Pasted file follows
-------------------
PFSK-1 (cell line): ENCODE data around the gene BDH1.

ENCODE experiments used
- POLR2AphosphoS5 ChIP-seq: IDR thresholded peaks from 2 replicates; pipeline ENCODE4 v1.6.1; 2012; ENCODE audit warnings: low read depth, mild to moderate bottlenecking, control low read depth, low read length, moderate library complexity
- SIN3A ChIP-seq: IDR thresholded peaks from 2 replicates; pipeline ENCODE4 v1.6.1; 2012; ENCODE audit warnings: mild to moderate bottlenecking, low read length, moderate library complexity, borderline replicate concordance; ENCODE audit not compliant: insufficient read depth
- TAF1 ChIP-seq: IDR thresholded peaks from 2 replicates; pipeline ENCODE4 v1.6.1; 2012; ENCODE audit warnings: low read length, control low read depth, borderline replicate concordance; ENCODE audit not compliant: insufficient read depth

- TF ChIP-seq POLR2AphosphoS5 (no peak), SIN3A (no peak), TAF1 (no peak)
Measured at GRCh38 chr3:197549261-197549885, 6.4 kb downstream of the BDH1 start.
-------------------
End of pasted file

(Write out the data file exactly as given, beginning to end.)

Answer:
PFSK-1 (cell line): ENCODE data around the gene BDH1.

ENCODE experiments used
- POLR2AphosphoS5 ChIP-seq: IDR thresholded peaks from 2 replicates; pipeline ENCODE4 v1.6.1; 2012; ENCODE audit warnings: low read depth, mild to moderate bottlenecking, control low read depth, low read length, moderate library complexity
- SIN3A ChIP-seq: IDR thresholded peaks from 2 replicates; pipeline ENCODE4 v1.6.1; 2012; ENCODE audit warnings: mild to moderate bottlenecking, low read length, moderate library complexity, borderline replicate concordance; ENCODE audit not compliant: insufficient read depth
- TAF1 ChIP-seq: IDR thresholded peaks from 2 replicates; pipeline ENCODE4 v1.6.1; 2012; ENCODE audit warnings: low read length, control low read depth, borderline replicate concordance; ENCODE audit not compliant: insufficient read depth

- TF ChIP-seq POLR2AphosphoS5 (no peak), SIN3A (no peak), TAF1 (no peak)
Measured at GRCh38 chr3:197549261-197549885, 6.4 kb downstream of the BDH1 start.